Career and job search advice is plentiful today, and much of it is now research-backed. So, it’s easy to forget that on occasion, best practices won’t apply to your situation and may, in fact, backfire.
For example, wearing a tailored suit and tie to an interview is usually a winning strategy, but if you’re interviewing at an early stage start-up where the culture calls for flip flops and t-shirts, overdressing may cost you the job offer.
Also, the ideal length for a resume is one to two pages, but in certain industries or functions a lengthy 20-page CV (curriculum vitae) or a one-page biography might serve you better.
Conversely, in some situations you may be tempted to try something risky after hearing about someone’s usual success story. For example, boldly delivering your qualifications to the hiring manager via a singing telegram could earn you the offer (like it did for your cousin’s roommate’s boyfriend’s sister). However, more often than not, it will get you escorted off the premises by security.
Remember this: Don’t allow popular advice to override common sense.
A job search is complex, often filled with frustrating and confusing processes and lacking clear steps or guaranteed results. So, it makes sense that job seekers and career changers are looking for concrete answers to make the process less ambiguous.
The good news is that most of the well-researched strategies that have been proven to be effective will be beneficial to your job search, especially when applied in the right context and at the right time. But as the saying goes, knowledge is having the information and wisdom is applying it correctly.
To avoid blindly engaging career advice that could potentially derail your efforts, here’s how to discern if it makes sense for your situation:
- Evaluate the context. While some advice (like building your network!) applies across disciplines, other tips may be more nuanced to specific industries, functions, audiences or markets. Also, how you apply the advice could differ. To avoid a pitfall, know why you’re taking action, what outcome you anticipate, and how it fits into your overall goal.
- Have a strategy. In the same way many skip the instructions and jump right into building that new IKEA desk, many job seekers spend little time creating a detailed strategy for their job search. If you build a well-thought out plan, you’re less likely to accept whimsical advice and more likely to stay on target.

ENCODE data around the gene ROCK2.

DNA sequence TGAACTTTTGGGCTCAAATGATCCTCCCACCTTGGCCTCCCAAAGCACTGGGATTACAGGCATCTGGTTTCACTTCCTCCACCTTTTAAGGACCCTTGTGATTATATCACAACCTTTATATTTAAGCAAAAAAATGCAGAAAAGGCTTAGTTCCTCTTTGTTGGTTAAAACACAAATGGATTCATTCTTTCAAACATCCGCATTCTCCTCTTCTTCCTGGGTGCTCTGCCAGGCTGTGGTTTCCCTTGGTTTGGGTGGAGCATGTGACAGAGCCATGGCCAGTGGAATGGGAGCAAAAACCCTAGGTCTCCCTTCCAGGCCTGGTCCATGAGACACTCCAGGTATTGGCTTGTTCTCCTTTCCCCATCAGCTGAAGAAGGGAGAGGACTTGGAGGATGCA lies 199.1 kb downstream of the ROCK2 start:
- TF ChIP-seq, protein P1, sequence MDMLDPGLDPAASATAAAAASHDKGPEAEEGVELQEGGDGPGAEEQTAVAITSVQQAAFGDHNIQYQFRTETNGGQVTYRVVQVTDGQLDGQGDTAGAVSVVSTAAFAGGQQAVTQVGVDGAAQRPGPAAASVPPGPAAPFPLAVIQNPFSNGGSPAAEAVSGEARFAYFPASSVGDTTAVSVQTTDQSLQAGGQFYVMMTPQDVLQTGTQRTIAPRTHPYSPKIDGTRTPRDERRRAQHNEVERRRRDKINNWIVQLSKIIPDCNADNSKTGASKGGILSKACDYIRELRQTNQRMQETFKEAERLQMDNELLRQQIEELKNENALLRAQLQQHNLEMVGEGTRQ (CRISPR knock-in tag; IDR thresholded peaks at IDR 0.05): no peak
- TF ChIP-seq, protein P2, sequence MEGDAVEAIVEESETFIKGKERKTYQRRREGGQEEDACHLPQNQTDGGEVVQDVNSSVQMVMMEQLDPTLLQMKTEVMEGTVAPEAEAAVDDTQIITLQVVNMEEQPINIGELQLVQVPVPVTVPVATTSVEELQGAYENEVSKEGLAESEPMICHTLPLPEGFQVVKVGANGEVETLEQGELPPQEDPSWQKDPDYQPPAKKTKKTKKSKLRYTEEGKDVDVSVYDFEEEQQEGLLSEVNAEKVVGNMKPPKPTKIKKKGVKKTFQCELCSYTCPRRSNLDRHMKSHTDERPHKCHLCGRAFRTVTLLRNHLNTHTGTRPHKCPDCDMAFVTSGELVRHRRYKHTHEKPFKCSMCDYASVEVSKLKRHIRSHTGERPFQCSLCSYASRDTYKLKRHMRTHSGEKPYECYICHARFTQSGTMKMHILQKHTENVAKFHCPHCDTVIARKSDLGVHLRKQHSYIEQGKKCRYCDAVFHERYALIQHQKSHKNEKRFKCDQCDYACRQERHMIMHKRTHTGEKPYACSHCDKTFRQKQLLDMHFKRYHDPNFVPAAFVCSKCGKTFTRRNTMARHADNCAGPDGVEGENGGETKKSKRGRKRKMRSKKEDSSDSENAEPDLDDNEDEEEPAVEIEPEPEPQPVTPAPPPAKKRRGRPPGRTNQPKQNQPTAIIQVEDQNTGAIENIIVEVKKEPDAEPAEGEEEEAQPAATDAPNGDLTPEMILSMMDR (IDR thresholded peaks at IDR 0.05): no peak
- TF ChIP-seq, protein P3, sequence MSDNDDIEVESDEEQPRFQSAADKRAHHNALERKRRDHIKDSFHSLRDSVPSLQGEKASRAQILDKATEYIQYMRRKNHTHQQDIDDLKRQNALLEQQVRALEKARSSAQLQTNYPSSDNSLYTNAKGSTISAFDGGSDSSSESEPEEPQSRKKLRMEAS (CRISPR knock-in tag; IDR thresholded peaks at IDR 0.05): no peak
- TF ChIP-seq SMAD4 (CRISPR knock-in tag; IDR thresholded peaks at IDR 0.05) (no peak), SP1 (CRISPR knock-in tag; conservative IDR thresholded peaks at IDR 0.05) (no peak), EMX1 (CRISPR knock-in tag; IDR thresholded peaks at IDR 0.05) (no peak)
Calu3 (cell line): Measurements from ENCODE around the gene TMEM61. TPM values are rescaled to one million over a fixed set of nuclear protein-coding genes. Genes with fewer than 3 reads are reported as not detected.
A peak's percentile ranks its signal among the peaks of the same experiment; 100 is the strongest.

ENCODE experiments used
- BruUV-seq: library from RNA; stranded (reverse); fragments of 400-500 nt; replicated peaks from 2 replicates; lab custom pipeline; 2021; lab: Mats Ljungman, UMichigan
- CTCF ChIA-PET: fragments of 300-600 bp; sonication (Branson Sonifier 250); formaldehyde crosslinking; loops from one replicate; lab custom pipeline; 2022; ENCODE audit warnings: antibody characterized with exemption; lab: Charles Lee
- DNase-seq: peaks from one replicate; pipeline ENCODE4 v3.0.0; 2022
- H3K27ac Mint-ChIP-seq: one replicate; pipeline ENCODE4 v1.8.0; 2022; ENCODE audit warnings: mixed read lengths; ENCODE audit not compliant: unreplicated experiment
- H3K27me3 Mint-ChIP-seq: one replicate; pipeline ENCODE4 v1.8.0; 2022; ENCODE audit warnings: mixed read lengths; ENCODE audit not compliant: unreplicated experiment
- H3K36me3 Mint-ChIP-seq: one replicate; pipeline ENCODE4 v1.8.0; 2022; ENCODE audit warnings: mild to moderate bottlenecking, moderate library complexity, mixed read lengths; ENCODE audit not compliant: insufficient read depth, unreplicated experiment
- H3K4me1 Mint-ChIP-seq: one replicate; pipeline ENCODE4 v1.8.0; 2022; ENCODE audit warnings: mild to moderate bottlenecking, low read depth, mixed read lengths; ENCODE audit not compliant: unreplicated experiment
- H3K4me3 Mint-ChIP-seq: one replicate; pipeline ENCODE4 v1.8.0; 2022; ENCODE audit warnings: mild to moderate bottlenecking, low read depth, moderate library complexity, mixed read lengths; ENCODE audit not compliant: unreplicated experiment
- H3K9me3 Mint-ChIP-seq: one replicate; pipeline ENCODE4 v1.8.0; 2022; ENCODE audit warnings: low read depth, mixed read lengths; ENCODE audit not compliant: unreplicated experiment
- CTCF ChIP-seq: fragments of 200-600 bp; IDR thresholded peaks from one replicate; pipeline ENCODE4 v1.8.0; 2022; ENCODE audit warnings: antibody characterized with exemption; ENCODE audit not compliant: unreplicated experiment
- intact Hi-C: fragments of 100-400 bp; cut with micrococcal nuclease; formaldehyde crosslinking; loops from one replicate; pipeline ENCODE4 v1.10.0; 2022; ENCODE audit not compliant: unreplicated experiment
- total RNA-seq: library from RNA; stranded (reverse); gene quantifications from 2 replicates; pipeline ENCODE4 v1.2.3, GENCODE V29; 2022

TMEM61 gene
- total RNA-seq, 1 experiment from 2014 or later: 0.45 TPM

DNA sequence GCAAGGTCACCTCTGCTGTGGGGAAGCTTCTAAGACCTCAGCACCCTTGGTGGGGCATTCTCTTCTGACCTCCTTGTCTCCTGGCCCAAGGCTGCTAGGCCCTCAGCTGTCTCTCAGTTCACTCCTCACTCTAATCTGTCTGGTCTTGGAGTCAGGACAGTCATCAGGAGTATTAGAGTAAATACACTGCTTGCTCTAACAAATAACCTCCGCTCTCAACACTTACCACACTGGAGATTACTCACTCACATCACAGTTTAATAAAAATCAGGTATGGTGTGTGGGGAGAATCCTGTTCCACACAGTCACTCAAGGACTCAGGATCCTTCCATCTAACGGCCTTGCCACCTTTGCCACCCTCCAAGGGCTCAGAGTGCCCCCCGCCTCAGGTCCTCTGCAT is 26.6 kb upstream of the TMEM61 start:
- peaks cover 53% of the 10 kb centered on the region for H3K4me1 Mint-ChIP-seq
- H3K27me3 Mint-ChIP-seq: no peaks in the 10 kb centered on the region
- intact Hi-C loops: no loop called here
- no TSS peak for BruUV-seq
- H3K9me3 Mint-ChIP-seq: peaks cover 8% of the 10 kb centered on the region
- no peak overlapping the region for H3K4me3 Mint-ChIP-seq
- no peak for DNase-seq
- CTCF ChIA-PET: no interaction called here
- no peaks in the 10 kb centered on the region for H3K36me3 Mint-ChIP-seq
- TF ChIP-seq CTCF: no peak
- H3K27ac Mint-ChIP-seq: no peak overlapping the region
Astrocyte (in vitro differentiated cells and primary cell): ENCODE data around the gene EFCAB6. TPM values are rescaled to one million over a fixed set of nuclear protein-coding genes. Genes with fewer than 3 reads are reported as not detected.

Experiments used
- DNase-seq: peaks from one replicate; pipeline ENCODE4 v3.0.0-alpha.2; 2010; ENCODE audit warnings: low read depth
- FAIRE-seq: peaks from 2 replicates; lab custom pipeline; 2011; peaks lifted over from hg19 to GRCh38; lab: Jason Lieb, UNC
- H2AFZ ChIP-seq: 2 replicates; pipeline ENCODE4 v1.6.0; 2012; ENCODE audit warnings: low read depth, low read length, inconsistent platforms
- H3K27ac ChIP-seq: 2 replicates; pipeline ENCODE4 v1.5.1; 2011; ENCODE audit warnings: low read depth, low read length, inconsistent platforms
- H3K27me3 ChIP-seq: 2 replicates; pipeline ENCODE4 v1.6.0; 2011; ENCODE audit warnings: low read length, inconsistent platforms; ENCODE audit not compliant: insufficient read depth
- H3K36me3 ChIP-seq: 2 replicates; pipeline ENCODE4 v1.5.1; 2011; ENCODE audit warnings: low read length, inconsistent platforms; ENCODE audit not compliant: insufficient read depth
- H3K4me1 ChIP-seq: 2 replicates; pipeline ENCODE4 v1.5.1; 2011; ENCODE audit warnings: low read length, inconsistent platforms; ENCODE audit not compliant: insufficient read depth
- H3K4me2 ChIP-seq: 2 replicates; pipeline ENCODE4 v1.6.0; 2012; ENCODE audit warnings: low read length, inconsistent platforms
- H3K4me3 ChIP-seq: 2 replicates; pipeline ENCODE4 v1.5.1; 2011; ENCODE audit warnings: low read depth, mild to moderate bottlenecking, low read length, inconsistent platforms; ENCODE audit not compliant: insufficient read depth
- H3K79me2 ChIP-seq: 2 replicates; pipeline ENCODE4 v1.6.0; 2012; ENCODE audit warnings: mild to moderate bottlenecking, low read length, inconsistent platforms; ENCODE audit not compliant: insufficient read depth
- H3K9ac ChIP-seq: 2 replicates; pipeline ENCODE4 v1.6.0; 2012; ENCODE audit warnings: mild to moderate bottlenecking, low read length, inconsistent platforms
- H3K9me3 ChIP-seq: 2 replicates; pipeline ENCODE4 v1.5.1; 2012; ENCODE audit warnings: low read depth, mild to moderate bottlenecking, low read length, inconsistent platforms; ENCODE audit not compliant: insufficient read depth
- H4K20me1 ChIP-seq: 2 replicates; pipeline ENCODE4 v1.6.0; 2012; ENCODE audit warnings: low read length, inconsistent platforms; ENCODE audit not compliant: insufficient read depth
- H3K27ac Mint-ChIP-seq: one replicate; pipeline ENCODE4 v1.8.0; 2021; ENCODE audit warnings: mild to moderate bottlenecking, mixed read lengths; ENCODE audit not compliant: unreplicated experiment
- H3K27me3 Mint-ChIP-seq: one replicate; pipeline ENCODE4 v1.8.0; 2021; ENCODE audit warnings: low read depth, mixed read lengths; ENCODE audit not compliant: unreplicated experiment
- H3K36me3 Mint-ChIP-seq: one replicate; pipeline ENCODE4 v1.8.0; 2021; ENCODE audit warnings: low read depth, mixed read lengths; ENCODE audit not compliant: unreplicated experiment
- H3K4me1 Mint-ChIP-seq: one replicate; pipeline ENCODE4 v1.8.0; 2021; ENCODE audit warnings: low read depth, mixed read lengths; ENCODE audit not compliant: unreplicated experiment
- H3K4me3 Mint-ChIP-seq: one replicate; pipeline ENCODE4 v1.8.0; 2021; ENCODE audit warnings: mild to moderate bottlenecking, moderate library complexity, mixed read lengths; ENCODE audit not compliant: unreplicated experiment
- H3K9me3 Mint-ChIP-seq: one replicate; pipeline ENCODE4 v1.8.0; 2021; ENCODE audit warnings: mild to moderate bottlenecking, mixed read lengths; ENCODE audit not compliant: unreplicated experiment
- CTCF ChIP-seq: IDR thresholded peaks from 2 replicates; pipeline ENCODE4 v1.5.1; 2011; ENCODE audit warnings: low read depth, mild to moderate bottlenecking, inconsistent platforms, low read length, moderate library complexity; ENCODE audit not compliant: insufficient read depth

- Follow your fear. The tendency when experiencing fear is to freeze or flee, however, often it’s a signpost for where to go and what actions to take. Pay attention to it, and dissect the messages that are going through your mind driving the fear response. Are you fearing failure? The unknown? Potential embarrassment? Making a mistake? Often taking a step toward the fear will be more valuable in uncovering the truth than remaining stuck in analysis paralysis.
- Consider the source. Sometimes the most well-intentioned individuals give the least helpful advice because they are unable to be objective. This isn’t an automatic red flag, and sometimes those who are objective toward your situation may be completely biased in other ways due to their own experiences. Be graciously curious and dig deeply to uncover what the advice is based on and specifically how your contact sees it adding value to your situation.
- Look for themes. Is one person insisting that you try a strategy or just about everyone you speak with independently? Who is offering the advice – industry professionals or your poker buddies? Have you heard or read this advice before from a credible source? Do you know people who it’s been effective for in similar circumstances? Shallow insights, platitudes and novel tips may appear to be sound advice, but can easily lead you astray if you skip digging beneath the surface.
- Trust your instincts. Humans are master rationalizers and can justify just about anything given the opportunity. The human brain can also get lazy and trick us into focusing on the information we want to hear in the moment (aka, bias, assumptions and stereotypes). You may find it helpful to abandon logic and feel your way through a dilemma. Some are better at this than others, but if it works for you, make the space for it.
Managing your career is part science and part art. No strategy works 100% of the time and there will always be an outlier (e.g., my friend posted on a billboard and nabbed the job!) someone can refer to that can confuse your decision. When all else fails you, trial and error is usually a better option than doing nothing at all since you’re gathering data that can inform your next decision.
What’s important is taking the time to reflect on your situation and not giving your power away. As comforting as it might feel in the moment to let someone else choose your path, it won’t offer solace when the choice doesn’t pan out. You can blame others for bad advice, but you’re the one left without the job offer.
Make the time to invest in yourself – you’ll be glad that you did.
Article written by Dawn Graham for Forbes.com
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